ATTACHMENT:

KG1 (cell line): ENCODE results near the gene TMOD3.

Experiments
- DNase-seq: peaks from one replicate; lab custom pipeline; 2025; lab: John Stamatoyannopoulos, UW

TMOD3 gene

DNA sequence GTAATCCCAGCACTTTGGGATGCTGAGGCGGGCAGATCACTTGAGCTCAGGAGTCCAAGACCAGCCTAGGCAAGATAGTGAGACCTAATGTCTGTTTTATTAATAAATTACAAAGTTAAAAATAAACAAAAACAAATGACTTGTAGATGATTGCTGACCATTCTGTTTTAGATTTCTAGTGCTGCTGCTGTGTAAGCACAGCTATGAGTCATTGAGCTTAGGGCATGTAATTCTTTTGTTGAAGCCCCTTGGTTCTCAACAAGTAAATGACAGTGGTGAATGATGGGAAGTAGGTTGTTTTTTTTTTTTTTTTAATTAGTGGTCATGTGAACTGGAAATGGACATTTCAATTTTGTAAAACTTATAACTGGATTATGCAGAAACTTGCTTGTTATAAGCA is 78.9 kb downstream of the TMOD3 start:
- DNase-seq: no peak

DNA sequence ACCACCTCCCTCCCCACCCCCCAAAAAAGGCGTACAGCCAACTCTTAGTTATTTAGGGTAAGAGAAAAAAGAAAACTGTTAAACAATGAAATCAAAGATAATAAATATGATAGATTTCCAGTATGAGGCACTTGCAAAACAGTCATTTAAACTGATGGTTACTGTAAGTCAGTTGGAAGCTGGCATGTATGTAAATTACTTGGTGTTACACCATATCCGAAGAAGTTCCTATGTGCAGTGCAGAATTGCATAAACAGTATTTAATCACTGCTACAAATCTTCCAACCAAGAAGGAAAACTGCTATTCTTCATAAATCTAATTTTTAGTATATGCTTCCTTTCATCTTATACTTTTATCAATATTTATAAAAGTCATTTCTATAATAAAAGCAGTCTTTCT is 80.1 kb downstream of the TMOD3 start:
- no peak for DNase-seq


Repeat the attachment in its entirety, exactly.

KG1 (cell line): ENCODE results near the gene TMOD3.

Experiments
- DNase-seq: peaks from one replicate; lab custom pipeline; 2025; lab: John Stamatoyannopoulos, UW

TMOD3 gene

DNA sequence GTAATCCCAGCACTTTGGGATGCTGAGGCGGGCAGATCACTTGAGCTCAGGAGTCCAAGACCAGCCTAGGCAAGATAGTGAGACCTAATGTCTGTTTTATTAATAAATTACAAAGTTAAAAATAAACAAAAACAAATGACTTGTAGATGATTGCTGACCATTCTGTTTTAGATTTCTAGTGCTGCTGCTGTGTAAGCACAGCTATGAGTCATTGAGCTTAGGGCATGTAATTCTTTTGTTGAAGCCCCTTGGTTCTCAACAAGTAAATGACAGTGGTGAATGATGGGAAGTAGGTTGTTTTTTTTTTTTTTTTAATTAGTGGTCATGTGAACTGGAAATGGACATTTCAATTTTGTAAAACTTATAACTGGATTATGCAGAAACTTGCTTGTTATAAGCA is 78.9 kb downstream of the TMOD3 start:
- DNase-seq: no peak

DNA sequence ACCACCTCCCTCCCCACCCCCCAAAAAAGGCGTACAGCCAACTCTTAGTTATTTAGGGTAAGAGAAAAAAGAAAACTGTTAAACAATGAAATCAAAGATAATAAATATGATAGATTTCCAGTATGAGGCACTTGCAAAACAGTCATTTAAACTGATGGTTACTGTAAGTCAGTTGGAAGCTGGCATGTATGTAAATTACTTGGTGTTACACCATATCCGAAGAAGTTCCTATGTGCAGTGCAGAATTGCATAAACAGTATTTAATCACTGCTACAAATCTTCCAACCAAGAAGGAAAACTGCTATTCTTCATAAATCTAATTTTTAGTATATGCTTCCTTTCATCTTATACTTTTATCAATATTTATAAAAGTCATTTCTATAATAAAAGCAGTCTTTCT is 80.1 kb downstream of the TMOD3 start:
- no peak for DNase-seq